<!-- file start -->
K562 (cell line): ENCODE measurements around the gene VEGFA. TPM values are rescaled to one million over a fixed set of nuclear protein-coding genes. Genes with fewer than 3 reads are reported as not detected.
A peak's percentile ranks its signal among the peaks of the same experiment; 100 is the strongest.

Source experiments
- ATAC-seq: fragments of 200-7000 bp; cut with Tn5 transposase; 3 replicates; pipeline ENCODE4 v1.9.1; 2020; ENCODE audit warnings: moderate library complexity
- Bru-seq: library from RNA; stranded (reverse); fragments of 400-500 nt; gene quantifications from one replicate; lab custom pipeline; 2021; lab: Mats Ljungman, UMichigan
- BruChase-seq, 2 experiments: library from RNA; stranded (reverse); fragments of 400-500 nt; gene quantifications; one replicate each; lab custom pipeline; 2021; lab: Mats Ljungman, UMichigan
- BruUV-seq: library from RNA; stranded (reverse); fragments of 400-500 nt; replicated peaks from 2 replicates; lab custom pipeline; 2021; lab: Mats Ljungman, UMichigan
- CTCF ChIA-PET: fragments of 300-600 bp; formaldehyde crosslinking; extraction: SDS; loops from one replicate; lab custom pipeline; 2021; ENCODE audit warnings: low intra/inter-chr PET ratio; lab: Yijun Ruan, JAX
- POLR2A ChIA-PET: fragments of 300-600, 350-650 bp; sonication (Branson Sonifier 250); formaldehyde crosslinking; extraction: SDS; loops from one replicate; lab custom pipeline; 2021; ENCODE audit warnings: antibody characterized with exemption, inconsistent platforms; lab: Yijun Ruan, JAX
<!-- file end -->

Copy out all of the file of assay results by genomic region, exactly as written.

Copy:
K562 (cell line): ENCODE measurements around the gene VEGFA. TPM values are rescaled to one million over a fixed set of nuclear protein-coding genes. Genes with fewer than 3 reads are reported as not detected.
A peak's percentile ranks its signal among the peaks of the same experiment; 100 is the strongest.

Source experiments
- ATAC-seq: fragments of 200-7000 bp; cut with Tn5 transposase; 3 replicates; pipeline ENCODE4 v1.9.1; 2020; ENCODE audit warnings: moderate library complexity
- Bru-seq: library from RNA; stranded (reverse); fragments of 400-500 nt; gene quantifications from one replicate; lab custom pipeline; 2021; lab: Mats Ljungman, UMichigan
- BruChase-seq, 2 experiments: library from RNA; stranded (reverse); fragments of 400-500 nt; gene quantifications; one replicate each; lab custom pipeline; 2021; lab: Mats Ljungman, UMichigan
- BruUV-seq: library from RNA; stranded (reverse); fragments of 400-500 nt; replicated peaks from 2 replicates; lab custom pipeline; 2021; lab: Mats Ljungman, UMichigan
- CTCF ChIA-PET: fragments of 300-600 bp; formaldehyde crosslinking; extraction: SDS; loops from one replicate; lab custom pipeline; 2021; ENCODE audit warnings: low intra/inter-chr PET ratio; lab: Yijun Ruan, JAX
- POLR2A ChIA-PET: fragments of 300-600, 350-650 bp; sonication (Branson Sonifier 250); formaldehyde crosslinking; extraction: SDS; loops from one replicate; lab custom pipeline; 2021; ENCODE audit warnings: antibody characterized with exemption, inconsistent platforms; lab: Yijun Ruan, JAX